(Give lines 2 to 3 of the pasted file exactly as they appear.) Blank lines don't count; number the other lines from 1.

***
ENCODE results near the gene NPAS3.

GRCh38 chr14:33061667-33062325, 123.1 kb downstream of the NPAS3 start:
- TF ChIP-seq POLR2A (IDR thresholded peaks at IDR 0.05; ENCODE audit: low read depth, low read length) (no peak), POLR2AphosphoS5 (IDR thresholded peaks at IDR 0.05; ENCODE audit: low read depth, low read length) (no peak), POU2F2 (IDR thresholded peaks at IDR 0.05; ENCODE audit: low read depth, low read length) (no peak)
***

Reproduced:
GRCh38 chr14:33061667-33062325, 123.1 kb downstream of the NPAS3 start:
- TF ChIP-seq POLR2A (IDR thresholded peaks at IDR 0.05; ENCODE audit: low read depth, low read length) (no peak), POLR2AphosphoS5 (IDR thresholded peaks at IDR 0.05; ENCODE audit: low read depth, low read length) (no peak), POU2F2 (IDR thresholded peaks at IDR 0.05; ENCODE audit: low read depth, low read length) (no peak)